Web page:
Vision 2020: New York City Comprehensive Waterfront Plan

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The Vision 2020: New York City Comprehensive Waterfront Plan was introduced in March 2011 by Mayor Michael R. Bloomberg, City Council Speaker Christine C. Quinn, and the Director of the New York City Department of City Planning, Amanda Burden, this plan provides a framework for the next ten years of waterfront development in New York City. The plan has two components: a three-year action agenda comprising 130 funded projects, including the development of more than 50 acres (20 ha) of new waterfront parks, creation of 14 new waterfront esplanades, and introduction of new commuter ferry service (NYC Ferry), providing a framework for the City’s 520 miles (840 km) of shoreline for the next decade and beyond.[1]


New York City, like many other cities, is experiencing a vast redevelopment of its waterfronts from primarily maritime activities and water dependent uses to parks, housing and economic development activities and expanding the use on the waterways for transportation, recreation and natural habitats.[2] This transformation is due in great part to containerization, which reshaped the shipping industry and required the use of vast, concentrated expanses of waterfront and upland areas. This condensed the Port of New York and New Jersey shipping industry to six locations within the harbor and left many waterfront areas and piers vacant. These six terminals include:

The abandoned waterfront areas and maritime infrastructure suffered from years of neglect and in 1992, the first Comprehensive Waterfront Plan was introduced by the New York City Department of City Planning. The 1992 plan recommended regulatory changes, such as specific rezonings to appropriately zone the waterfront based on actual land use patterns. As part of the 1992 Comprehensive Waterfront Plan, the City Zoning Resolution was revised in 1993[9] to define waterfront properties and to list special regulations for these areas.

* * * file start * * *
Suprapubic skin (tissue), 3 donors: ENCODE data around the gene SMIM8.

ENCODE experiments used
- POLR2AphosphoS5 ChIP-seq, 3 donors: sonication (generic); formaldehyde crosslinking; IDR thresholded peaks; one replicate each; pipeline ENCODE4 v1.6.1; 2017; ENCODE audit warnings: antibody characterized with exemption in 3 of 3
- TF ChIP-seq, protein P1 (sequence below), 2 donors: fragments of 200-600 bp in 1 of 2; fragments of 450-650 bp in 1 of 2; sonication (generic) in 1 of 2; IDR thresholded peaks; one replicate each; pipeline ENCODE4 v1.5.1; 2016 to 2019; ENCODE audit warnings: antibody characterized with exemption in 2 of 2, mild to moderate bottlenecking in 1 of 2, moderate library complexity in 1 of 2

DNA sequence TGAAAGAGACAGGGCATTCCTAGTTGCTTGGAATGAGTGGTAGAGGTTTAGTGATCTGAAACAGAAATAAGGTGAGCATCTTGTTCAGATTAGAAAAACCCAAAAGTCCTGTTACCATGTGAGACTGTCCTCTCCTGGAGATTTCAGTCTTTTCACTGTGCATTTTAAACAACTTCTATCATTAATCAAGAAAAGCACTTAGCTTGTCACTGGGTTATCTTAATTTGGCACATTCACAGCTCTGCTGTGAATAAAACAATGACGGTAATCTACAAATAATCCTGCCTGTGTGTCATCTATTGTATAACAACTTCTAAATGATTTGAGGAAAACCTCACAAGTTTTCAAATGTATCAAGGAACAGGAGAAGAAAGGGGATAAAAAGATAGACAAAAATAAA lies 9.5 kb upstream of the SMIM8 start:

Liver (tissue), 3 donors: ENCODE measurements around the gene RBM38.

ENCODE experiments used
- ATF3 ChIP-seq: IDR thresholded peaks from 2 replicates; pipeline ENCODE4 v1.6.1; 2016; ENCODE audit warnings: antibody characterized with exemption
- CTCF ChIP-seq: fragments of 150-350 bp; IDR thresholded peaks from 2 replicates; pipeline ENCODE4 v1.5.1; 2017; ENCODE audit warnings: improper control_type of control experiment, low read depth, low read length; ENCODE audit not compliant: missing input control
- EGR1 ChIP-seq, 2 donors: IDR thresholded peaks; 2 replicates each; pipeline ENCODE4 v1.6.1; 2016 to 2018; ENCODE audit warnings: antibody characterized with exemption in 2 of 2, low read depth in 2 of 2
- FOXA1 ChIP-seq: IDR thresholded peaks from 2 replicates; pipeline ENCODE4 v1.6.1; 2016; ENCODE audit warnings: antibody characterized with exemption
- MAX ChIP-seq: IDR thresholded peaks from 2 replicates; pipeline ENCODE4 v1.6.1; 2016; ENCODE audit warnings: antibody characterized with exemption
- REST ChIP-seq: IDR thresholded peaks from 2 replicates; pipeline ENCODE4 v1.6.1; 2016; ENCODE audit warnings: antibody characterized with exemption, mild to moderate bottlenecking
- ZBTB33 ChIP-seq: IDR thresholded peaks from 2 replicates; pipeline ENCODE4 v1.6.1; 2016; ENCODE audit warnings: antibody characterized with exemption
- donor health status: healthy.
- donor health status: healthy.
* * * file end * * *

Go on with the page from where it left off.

In order to help preserve the maritime industry and water dependent industry uses that still exist, the Plan also designates 6 areas as Significant Maritime Industrial Areas (SMIA). These districts were previously zoned for heavy manufacturing and will continue to be used for industry. The designated SMIA’s include:


The updated Comprehensive Waterfront Plan has identified the following eight goals:

  • Goal 1: Expand public access to the waterfront and waterways on public and private property for all New Yorkers and visitors alike.
  • Goal 2: Enliven the waterfront with a range of attractive uses integrated with adjacent upland communities.
  • Goal 3: Support the working waterfront: Support economic development activity on the working waterfront.
  • Goal 4: Improve water quality through measurements that benefit natural habitats, support public recreation, and enhance waterfront and upland communities.
  • Goal 5: Restore the natural waterfront: Restore degraded natural waterfront areas, and protect wetlands and shorefront habitats.
  • Goal 6: Enhance the "Blue Network": Enhance the public experience of the waterways that surround New York – our "Blue Network".
  • Goal 7: Improve government oversight: Improve governmental regulation, coordination, and oversight of the waterfront and waterways.
  • Goal 8: Increase climate resilience: Identify and pursue strategies to increase the city’s resilience to climate change and sea level rise.

Due to the diversity of the 520 linear miles of the waterfront, the Plan divides the City into 22 different reaches based on ecological and geographical considerations. Each reach is assigned a specific strategy in order to achieve the 8 goals of the Plan.

The plan recently won the American Planning Association’s National Planning Excellence Award 2012: The Daniel Burnham Award for a Comprehensive Plan.[10]


  1. ^ "New York Department of City Planning Press Release". Archived from the original on 2013-03-14. Retrieved 2013-05-01.
  2. ^ Santora, Marc (5 November 2010). "New York's Next Frontier: The Waterfront". New York Times.
  3. ^ "Red Hook Container Terminal".
  4. ^ "New York Container Terminal".
  5. ^ "Port Newark Container Terminal".
  6. ^ "Global Marine Terminal". Archived from the original on 2012-07-31. Retrieved 2012-07-31.
  7. ^ "Maher Terminal".
  8. ^ "APM Terminals".
  9. ^ "NYC Planning Publication" (PDF).
  10. ^ "National Planning Awards 2012".

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